Challenges continue for recovering addicts even after discharge

Facing down an addiction can be tough. Living in its wake can be tougher.

In fact, it’s often helpful to avoid thinking in time-focused terms because recovery is an ongoing process, says Glenda Burns, transition specialist at the Rosecrance Adolescent Treatment Center.

“Just because a person stops using does not mean that he or she is cured. Addiction is cunning, powerful and baffling,” says Burns. “No matter how much clean time a person has it is crucial to that they understand that the disease of addiction is patient and it will wait for the right moment to do what it has always done: hurt.”

Burns says a recovering addict has to deal with the pressures of a potential relapse often, and in most cases, they’re fully aware that they can’t rely on past successes to stay clean. But Burns says they should rely on the processes, lessons and encounters they participated in while in recovery. “Every interaction makes a difference. I believe that every client that we come into contact with wants to stay clean and sober and will take something with them when they leave treatment,” Burns says. “It may be something huge or something as small as a staff member staying behind to listen.”

And those memories and lessons don’t come with an expiration date. “Even if the client chooses not to stay clean and sober, there will always be something that they will remember,” Burns says.

And for many, those memories come with strings attached – strings that the former patient can use to pull him or herself back to Rosecrance to be a positive force for others. “There are clients who have left and have stayed clean for years that come back and give freely what was given to them, which is hope,” Burns says.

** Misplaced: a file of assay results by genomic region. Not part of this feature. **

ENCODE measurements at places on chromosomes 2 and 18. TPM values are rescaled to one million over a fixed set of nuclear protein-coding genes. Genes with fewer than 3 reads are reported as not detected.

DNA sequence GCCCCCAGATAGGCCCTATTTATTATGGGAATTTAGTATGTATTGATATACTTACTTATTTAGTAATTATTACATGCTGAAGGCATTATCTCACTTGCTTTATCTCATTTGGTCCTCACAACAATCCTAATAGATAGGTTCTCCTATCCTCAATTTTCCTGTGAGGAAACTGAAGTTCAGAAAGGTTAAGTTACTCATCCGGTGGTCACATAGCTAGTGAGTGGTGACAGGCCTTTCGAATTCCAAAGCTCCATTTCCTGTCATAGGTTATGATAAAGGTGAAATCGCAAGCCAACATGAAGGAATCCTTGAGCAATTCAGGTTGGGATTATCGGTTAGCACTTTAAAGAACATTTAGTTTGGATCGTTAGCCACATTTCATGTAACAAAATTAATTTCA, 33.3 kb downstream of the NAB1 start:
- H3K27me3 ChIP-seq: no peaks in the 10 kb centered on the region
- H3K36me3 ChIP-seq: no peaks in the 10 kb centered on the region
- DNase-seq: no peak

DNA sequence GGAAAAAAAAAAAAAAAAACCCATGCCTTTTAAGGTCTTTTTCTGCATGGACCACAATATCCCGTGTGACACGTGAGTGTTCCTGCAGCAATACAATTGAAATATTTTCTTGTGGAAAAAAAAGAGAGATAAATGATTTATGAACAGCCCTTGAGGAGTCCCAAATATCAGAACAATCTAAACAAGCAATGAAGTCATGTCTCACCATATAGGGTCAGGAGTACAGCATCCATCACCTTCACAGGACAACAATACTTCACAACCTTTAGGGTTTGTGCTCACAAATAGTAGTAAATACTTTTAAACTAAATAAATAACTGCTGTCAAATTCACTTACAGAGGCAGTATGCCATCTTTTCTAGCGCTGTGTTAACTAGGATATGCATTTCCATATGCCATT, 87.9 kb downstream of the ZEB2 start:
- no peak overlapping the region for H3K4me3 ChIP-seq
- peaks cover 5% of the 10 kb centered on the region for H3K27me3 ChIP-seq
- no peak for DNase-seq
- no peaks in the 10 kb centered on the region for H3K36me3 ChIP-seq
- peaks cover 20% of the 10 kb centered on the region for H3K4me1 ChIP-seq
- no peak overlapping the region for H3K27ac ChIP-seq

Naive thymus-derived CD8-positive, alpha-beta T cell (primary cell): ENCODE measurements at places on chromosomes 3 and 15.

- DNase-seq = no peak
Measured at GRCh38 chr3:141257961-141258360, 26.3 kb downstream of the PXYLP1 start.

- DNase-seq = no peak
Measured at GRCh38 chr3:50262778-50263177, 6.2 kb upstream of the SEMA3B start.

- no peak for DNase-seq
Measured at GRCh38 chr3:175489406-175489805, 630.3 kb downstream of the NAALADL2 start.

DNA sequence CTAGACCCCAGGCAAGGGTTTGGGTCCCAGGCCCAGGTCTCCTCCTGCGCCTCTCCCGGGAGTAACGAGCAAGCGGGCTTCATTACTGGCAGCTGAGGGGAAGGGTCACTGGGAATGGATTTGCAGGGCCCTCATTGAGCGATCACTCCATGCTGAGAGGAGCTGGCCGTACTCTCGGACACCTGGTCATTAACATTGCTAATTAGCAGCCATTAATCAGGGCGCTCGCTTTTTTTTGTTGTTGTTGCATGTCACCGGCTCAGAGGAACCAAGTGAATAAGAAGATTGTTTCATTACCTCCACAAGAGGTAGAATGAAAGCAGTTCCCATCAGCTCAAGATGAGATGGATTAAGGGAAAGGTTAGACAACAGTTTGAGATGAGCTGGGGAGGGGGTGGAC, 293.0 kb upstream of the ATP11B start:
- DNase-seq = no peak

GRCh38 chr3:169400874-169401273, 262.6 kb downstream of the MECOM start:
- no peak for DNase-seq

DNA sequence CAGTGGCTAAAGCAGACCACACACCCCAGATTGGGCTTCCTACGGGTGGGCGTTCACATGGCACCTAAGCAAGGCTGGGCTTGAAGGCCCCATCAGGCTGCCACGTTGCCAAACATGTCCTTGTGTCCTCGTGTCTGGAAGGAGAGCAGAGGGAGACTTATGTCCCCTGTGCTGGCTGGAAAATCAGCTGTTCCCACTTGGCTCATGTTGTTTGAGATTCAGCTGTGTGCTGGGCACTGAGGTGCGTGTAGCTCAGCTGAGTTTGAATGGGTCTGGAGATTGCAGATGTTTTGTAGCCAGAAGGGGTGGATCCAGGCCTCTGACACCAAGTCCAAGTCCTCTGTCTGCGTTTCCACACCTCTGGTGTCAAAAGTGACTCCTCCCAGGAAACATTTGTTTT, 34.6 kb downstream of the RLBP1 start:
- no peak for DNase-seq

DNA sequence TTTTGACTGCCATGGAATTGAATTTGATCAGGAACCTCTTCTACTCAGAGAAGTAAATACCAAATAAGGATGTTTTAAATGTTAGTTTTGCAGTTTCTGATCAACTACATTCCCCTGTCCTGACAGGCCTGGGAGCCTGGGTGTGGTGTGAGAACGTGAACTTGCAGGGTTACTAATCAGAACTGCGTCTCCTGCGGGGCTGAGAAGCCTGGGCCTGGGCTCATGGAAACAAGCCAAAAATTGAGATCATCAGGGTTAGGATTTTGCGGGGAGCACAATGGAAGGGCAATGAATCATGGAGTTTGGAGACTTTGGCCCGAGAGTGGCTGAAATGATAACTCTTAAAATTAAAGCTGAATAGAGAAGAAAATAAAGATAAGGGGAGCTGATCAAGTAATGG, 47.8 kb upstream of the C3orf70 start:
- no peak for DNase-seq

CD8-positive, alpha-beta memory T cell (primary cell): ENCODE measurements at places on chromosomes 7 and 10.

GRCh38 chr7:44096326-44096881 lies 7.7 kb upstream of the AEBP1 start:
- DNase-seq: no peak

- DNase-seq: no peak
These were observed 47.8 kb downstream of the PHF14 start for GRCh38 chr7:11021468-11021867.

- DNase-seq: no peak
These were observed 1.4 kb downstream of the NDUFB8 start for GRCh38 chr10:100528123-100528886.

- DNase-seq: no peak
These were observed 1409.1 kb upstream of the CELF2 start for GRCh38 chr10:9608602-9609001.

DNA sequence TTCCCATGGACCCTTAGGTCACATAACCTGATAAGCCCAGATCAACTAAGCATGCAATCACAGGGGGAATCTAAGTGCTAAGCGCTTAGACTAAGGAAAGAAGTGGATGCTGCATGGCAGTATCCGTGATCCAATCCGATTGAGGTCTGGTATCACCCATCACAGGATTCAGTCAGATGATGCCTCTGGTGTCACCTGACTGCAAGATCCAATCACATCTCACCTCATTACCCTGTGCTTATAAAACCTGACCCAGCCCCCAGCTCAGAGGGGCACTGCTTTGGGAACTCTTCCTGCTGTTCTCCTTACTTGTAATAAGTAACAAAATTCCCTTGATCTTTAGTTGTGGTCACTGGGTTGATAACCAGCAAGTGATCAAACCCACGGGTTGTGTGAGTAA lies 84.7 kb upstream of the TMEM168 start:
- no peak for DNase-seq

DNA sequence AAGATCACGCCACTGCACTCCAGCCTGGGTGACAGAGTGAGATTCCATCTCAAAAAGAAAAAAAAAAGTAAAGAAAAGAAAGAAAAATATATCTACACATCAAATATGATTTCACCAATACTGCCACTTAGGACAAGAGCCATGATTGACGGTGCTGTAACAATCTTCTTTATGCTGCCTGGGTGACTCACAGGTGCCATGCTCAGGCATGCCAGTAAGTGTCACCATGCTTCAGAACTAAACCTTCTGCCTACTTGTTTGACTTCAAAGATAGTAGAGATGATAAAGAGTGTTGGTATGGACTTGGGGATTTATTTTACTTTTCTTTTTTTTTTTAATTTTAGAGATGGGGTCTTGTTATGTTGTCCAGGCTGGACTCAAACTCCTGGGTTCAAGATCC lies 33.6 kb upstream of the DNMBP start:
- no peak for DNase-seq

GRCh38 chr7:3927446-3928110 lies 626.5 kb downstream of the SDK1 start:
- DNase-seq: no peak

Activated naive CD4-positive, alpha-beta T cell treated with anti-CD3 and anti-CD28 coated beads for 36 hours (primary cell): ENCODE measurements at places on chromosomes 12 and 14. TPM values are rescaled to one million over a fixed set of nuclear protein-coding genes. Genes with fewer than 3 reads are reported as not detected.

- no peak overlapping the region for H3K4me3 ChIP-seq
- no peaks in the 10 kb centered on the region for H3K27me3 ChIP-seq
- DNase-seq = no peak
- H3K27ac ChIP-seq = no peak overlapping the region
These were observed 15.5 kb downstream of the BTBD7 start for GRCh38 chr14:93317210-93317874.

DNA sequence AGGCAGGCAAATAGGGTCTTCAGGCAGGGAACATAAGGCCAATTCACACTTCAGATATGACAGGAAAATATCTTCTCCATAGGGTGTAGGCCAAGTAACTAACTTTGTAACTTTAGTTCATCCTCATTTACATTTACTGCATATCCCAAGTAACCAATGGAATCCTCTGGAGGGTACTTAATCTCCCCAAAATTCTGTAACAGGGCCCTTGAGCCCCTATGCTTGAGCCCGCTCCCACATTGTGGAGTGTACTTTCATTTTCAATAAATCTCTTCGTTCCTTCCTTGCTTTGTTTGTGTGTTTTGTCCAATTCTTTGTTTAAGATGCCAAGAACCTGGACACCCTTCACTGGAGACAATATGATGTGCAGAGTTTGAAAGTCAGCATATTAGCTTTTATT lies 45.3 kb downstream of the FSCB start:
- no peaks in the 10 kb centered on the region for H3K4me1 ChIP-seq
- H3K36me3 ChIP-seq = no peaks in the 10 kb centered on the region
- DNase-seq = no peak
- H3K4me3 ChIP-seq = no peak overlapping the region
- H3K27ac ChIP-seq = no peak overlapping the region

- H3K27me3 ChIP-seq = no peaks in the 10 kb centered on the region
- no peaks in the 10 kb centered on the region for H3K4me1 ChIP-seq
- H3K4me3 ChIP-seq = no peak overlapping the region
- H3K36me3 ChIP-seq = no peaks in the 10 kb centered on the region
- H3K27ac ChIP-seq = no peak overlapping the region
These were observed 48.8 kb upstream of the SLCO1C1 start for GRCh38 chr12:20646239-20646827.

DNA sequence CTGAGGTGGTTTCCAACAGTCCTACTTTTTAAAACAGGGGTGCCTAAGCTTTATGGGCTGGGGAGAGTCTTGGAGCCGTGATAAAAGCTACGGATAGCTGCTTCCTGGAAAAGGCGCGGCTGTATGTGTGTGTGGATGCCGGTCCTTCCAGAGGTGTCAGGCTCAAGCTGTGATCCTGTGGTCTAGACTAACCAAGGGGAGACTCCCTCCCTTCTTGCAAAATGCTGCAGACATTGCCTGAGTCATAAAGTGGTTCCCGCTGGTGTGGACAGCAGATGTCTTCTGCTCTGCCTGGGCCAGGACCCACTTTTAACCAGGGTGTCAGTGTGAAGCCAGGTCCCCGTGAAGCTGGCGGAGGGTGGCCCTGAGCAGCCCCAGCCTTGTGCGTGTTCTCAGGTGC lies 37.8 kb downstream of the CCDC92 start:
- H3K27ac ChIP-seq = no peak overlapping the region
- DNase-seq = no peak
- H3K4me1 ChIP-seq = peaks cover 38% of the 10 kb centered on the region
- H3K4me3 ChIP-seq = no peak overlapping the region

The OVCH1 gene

Throwing out a lifeline

Rosecrance’s Recovery Lifeline is a post-treatment resource that’s always available to Rosecrance alumni and family members. It’s a phone-based continuing care service which provides support to former patients whenever needed, and is available 24 hours a day, seven days a week.

“The Recovery Lifeline is important because it is a comfort to clients and the families when they know that they will have someone that they can call for support,” says Burns, adding that the service is offered to any client and family that completes the program.

For newly released patients, Lifeline counselors check in with them for six months after they leave the program. “When a client is discharged from treatment it can be scary for everyone involved,” says Burns. “Sometime just knowing that there is someone to turn to is a comfort.

Burns says that Rosecrance suggests that each client get a sponsor when they leave treatment but Burns says the chances of that happening are very slim. “It’s easier for clients and the family to call someone they already have a rapport with,” Burns says. “It’s amazing when you’re calling clients and they know your voice and you can tell that they are excited to talk with you, or when a client calls and they tell you that you’re a day behind with your check-in with them – that’s priceless. For some clients and families it is the only support they will have.”